June 11, 2017
For Koen Van De Wardt, success first came far from home.
His multi-layered genre-bending music, produced under the name Klangstof, earned him spots at music festivals across Europe before his album resonated back home in Amsterdam. But the real turning point was when he took the stage at Coachella this year, marking the first time a Dutch band played the California festival.
“For us to be the first to play Coachella gives us an enormous boost in our home country,” Van De Wardt said. “In the Netherlands, people look up to the U.S. in some ways, definitely in pop culture.”
Klangstof has also hit Sasquatch, Firefly and Bonnaroo on the U.S. festival circuit this year, and recently wrapped a West Coast tour opening for The Flaming Lips. The band is on the road with Swedish indie synth-pop trio Miike Snow, making a stop in Charlotte on June 15 at The Fillmore.
Klangstof’s first album Close Eyes to Exit, released in 2016, reflects electronic, alt-rock, and acoustic singer-songwriter influences, as well as an underlying feeling of lonesomeness. Van De Wardt now has a full band behind him, but he originally wrote and recorded the songs on his own. The Amsterdam-native spent time in Norway as a teenager, and the relocation affected his relationship with music.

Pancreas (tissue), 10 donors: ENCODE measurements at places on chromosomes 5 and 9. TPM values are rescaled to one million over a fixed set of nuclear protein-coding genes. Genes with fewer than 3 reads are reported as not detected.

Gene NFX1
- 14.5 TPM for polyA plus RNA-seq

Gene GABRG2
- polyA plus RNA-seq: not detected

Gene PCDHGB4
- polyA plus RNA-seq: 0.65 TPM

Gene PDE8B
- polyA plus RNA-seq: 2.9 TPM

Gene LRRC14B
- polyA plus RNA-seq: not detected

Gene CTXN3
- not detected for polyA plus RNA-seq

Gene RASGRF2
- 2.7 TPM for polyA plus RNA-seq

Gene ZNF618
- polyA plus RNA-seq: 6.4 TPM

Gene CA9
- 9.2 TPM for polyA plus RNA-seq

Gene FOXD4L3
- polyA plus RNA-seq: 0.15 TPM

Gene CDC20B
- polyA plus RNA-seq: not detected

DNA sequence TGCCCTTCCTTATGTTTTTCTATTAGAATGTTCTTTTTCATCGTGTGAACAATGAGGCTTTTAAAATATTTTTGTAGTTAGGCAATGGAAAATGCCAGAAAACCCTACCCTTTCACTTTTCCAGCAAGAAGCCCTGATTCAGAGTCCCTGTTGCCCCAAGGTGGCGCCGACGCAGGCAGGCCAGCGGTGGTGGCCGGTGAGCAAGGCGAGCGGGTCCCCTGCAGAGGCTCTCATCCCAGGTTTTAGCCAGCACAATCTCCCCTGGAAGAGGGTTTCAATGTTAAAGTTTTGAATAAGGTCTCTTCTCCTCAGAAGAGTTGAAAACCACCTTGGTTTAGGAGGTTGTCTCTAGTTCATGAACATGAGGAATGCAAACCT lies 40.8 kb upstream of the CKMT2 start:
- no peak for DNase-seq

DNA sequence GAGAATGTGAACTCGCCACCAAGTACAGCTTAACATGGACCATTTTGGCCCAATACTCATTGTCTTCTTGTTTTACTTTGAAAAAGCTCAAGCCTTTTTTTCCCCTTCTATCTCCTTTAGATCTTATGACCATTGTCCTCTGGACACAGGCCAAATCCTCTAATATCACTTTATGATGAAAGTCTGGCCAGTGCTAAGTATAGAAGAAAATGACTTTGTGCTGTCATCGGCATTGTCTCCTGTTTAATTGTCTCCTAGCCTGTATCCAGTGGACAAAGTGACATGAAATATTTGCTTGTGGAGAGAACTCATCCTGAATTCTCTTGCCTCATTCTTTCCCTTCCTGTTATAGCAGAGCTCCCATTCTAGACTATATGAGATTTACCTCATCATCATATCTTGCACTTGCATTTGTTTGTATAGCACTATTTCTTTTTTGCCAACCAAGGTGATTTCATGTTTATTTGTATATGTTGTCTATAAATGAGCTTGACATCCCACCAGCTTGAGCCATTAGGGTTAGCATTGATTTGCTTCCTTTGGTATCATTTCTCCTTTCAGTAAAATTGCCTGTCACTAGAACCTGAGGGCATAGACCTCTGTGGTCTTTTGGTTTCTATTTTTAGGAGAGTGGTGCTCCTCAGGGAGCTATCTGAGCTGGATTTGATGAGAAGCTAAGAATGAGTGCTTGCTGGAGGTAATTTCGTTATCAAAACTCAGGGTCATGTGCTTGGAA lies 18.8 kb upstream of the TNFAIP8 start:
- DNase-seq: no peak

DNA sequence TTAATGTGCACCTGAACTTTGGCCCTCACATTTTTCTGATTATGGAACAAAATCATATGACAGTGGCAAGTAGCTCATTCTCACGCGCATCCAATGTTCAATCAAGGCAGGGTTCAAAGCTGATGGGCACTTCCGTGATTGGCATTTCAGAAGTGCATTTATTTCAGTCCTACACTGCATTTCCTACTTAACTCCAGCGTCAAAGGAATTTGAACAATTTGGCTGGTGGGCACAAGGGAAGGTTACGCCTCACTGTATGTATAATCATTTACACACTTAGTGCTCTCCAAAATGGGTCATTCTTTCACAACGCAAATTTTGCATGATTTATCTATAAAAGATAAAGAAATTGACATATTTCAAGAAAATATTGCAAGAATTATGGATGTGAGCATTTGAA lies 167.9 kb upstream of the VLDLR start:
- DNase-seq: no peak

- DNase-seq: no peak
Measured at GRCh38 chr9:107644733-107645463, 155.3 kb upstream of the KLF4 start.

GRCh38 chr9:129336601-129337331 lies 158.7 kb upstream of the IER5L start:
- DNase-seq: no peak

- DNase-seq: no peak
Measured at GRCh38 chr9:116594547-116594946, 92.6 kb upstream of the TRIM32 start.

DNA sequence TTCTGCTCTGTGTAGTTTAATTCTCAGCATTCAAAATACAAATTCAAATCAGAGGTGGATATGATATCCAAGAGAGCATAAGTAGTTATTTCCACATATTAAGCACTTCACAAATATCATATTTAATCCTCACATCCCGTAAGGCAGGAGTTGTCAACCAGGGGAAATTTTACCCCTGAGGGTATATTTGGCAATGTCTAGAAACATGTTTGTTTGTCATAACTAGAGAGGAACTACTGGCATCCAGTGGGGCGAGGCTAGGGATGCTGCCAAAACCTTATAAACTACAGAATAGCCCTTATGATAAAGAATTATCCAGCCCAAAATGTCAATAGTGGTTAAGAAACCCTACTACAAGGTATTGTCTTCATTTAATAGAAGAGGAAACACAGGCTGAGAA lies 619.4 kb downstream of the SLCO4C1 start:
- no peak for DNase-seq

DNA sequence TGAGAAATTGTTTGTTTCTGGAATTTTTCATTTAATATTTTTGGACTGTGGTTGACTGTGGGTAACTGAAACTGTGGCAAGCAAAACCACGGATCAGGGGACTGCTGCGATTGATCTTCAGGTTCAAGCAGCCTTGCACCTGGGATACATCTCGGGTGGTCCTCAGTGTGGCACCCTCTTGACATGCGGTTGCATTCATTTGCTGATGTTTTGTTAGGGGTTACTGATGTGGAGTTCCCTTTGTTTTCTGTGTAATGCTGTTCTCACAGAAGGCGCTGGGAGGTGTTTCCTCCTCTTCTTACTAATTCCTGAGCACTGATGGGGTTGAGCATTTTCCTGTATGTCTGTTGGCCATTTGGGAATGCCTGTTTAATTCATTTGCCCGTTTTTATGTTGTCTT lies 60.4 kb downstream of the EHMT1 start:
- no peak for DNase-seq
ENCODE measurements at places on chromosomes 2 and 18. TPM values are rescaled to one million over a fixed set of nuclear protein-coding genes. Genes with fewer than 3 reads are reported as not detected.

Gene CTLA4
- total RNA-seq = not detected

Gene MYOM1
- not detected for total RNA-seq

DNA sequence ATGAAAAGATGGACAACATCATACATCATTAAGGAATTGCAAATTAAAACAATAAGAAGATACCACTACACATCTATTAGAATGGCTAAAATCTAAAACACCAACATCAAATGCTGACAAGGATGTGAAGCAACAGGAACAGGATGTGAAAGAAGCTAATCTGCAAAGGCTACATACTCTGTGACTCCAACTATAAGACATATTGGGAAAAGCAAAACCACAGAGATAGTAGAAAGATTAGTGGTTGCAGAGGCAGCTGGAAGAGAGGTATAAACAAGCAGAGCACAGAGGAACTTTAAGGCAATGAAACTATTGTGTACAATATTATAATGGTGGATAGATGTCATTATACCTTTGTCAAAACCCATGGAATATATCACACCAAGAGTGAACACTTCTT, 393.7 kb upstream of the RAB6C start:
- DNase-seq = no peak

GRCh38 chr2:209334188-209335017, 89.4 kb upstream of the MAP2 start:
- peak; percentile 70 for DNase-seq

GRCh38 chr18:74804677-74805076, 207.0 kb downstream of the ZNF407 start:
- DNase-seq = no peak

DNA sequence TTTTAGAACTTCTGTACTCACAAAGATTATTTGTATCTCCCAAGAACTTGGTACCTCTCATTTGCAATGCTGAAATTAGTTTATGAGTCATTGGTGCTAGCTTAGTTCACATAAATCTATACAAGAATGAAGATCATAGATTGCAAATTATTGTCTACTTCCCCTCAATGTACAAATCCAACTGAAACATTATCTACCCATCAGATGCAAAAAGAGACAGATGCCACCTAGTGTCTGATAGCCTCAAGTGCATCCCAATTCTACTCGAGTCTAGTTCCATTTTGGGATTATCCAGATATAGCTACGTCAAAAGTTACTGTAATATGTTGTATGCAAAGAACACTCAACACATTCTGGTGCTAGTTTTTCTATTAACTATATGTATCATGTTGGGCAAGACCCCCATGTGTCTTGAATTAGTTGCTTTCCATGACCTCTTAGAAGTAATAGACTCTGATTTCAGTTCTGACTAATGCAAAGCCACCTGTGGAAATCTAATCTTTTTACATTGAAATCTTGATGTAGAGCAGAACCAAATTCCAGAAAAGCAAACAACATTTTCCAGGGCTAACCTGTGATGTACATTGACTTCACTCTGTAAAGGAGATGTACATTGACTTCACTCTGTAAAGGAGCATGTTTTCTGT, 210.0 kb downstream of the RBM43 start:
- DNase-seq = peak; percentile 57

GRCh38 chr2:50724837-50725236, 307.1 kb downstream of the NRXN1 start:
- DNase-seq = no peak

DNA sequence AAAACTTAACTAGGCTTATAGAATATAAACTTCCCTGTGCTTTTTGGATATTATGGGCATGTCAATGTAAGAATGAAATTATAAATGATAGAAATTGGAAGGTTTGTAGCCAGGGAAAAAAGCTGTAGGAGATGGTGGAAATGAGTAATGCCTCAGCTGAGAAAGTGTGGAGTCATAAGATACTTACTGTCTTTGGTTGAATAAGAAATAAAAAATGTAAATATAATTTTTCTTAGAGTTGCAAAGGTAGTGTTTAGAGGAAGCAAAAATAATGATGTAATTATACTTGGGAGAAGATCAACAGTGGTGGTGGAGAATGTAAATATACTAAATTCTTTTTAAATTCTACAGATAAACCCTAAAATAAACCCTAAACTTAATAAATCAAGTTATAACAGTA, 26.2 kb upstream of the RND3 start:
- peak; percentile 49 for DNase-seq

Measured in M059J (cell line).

“I grew up with a lot of Radiohead,” he said. “My goal was always to, in a way, spread the same message as they did. When I lived in Norway, I really wanted to have someone to talk to me the way Thom Yorke talks to people from a very lonely perspective.”
Van De Wardt spent six years writing and producing “Close Eyes to Exit” at his leisure. Radiohead’s influence is obvious in Klangstof’s moody tracks, and Van De Wardt said he draws inspiration from other English acts such as Alt-J, James Blake and Coldplay, specifically their first album “Parachutes.” Van De Wardt is also fan of Iceland’s Sigur Ros, which is apparent in Klangstof’s mix of quiet intensity and sprawling grandiosity.
“I always had this fascination with acoustic music, but I was very into electronic music. The goal was to blend those two worlds into each other in a way that doesn’t sound weird, but sounds like a very natural thing,” Van De Wardt said. “It was more like a puzzle rather than trying to copy one band or another.”
Van De Wardt enlisted his friends Jobo Engh, Wannes Salome and Jun C. Villanueva to play guitar, synths and drums, respectively, during live shows. Now that Van De Wardt is part of a fully formed band, and signed to Warner Bros. Records, he said he plans to put more effort toward wider exposure with the next album, possibly getting a song on the radio without losing the emotional integrity behind the music.
“The first record was very much about isolation because I was very much in complete isolation at that time. Since I’m not there anymore, you can start to look at other things in life,” he said. “I think there are a lot of other struggles that are turning up now that definitely would reflect back in the music, either lyrically or creatively.”